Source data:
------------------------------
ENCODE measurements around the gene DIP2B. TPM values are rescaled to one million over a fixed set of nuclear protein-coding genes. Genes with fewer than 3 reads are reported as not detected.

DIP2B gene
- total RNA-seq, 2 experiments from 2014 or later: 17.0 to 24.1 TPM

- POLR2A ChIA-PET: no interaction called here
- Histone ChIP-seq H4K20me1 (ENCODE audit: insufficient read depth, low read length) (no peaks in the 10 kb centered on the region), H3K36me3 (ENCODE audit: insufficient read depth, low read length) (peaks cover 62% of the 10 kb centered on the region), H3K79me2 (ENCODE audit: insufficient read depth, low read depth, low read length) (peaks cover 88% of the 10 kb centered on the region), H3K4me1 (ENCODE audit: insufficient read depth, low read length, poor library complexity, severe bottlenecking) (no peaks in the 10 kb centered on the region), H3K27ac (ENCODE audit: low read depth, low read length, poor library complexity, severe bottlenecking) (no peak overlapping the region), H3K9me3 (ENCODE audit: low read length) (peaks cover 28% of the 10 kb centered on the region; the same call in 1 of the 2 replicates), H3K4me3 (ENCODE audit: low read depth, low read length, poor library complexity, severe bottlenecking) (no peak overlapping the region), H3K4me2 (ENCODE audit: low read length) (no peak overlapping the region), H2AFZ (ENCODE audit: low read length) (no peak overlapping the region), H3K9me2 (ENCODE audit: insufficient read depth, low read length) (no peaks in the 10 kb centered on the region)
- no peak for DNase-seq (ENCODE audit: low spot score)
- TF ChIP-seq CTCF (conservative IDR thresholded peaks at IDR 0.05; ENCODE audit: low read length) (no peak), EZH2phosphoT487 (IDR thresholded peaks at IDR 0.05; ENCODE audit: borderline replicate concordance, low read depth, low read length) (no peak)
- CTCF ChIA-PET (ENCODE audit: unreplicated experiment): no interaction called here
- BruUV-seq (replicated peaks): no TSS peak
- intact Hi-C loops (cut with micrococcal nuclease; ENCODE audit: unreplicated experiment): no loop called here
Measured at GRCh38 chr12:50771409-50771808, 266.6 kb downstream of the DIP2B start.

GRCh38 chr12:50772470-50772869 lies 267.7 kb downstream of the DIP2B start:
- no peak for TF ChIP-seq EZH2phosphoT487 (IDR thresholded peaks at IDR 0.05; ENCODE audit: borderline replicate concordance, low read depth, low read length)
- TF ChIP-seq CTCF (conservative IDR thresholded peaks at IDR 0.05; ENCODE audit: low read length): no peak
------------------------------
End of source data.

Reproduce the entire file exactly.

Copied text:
ENCODE measurements around the gene DIP2B. TPM values are rescaled to one million over a fixed set of nuclear protein-coding genes. Genes with fewer than 3 reads are reported as not detected.

DIP2B gene
- total RNA-seq, 2 experiments from 2014 or later: 17.0 to 24.1 TPM

- POLR2A ChIA-PET: no interaction called here
- Histone ChIP-seq H4K20me1 (ENCODE audit: insufficient read depth, low read length) (no peaks in the 10 kb centered on the region), H3K36me3 (ENCODE audit: insufficient read depth, low read length) (peaks cover 62% of the 10 kb centered on the region), H3K79me2 (ENCODE audit: insufficient read depth, low read depth, low read length) (peaks cover 88% of the 10 kb centered on the region), H3K4me1 (ENCODE audit: insufficient read depth, low read length, poor library complexity, severe bottlenecking) (no peaks in the 10 kb centered on the region), H3K27ac (ENCODE audit: low read depth, low read length, poor library complexity, severe bottlenecking) (no peak overlapping the region), H3K9me3 (ENCODE audit: low read length) (peaks cover 28% of the 10 kb centered on the region; the same call in 1 of the 2 replicates), H3K4me3 (ENCODE audit: low read depth, low read length, poor library complexity, severe bottlenecking) (no peak overlapping the region), H3K4me2 (ENCODE audit: low read length) (no peak overlapping the region), H2AFZ (ENCODE audit: low read length) (no peak overlapping the region), H3K9me2 (ENCODE audit: insufficient read depth, low read length) (no peaks in the 10 kb centered on the region)
- no peak for DNase-seq (ENCODE audit: low spot score)
- TF ChIP-seq CTCF (conservative IDR thresholded peaks at IDR 0.05; ENCODE audit: low read length) (no peak), EZH2phosphoT487 (IDR thresholded peaks at IDR 0.05; ENCODE audit: borderline replicate concordance, low read depth, low read length) (no peak)
- CTCF ChIA-PET (ENCODE audit: unreplicated experiment): no interaction called here
- BruUV-seq (replicated peaks): no TSS peak
- intact Hi-C loops (cut with micrococcal nuclease; ENCODE audit: unreplicated experiment): no loop called here
Measured at GRCh38 chr12:50771409-50771808, 266.6 kb downstream of the DIP2B start.

GRCh38 chr12:50772470-50772869 lies 267.7 kb downstream of the DIP2B start:
- no peak for TF ChIP-seq EZH2phosphoT487 (IDR thresholded peaks at IDR 0.05; ENCODE audit: borderline replicate concordance, low read depth, low read length)
- TF ChIP-seq CTCF (conservative IDR thresholded peaks at IDR 0.05; ENCODE audit: low read length): no peak